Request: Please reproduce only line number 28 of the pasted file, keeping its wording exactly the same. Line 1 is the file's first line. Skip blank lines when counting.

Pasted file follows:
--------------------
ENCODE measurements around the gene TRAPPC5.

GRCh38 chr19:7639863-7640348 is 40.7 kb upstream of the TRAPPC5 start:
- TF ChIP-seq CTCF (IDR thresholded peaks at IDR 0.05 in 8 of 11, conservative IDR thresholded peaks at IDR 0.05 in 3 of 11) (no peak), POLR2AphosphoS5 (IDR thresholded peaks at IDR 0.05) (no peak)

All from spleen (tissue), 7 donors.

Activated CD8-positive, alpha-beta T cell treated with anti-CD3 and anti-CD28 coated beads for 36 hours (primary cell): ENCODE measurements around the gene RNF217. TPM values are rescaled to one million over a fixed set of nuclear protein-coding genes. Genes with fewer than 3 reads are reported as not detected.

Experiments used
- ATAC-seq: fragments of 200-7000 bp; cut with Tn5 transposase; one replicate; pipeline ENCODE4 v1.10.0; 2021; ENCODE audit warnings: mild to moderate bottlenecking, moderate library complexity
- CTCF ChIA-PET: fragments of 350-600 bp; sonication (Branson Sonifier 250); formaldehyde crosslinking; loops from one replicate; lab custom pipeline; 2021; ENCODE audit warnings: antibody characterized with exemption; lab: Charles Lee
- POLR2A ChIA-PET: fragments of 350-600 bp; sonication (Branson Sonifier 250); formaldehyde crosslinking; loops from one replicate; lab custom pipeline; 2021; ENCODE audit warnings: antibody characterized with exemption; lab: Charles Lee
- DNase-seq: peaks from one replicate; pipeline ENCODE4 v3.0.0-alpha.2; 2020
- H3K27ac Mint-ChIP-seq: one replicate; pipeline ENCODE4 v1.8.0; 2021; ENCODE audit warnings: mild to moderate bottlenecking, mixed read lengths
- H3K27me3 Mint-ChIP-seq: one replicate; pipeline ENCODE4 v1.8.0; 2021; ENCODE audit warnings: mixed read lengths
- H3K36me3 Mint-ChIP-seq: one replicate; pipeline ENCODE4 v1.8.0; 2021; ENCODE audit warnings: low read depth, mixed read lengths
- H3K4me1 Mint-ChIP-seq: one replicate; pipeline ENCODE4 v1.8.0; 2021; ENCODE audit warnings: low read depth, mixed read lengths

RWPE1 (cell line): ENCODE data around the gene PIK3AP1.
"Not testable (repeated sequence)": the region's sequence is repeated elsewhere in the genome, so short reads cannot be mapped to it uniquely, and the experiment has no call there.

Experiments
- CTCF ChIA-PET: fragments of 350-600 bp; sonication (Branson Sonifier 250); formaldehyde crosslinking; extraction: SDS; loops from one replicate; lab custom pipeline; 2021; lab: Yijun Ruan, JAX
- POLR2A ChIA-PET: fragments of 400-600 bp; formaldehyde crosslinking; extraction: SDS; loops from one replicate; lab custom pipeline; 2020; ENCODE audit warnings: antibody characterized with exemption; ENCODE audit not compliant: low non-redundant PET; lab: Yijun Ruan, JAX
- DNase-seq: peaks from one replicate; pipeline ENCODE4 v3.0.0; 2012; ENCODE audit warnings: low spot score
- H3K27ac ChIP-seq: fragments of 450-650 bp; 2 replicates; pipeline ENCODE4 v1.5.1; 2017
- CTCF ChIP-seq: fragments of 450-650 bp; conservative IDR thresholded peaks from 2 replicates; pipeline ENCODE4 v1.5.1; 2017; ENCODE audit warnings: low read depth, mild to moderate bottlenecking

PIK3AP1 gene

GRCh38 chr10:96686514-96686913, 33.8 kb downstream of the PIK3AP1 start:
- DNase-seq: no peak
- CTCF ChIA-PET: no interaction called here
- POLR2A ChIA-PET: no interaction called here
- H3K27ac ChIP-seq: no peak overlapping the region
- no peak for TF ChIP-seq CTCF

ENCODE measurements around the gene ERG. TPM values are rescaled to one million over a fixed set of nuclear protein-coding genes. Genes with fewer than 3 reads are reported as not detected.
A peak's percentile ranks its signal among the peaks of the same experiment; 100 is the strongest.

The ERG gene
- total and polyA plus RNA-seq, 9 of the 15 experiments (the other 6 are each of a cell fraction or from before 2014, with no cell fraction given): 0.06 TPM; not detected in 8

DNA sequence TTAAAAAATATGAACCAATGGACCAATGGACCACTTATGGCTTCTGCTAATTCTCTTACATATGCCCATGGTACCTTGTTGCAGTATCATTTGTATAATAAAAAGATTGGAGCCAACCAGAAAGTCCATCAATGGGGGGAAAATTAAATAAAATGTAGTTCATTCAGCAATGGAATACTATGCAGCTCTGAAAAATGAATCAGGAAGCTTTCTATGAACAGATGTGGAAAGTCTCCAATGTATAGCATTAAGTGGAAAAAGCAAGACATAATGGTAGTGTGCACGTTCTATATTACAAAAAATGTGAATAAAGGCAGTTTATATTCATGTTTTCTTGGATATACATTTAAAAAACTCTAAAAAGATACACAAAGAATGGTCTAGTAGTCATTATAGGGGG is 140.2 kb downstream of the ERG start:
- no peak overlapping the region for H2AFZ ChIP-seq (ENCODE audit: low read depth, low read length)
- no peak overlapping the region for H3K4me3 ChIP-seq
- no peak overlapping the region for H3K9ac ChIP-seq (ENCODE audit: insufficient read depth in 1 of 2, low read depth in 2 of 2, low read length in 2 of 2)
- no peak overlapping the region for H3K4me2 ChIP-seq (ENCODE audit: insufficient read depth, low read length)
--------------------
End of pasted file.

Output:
- H3K27ac ChIP-seq: no peak overlapping the region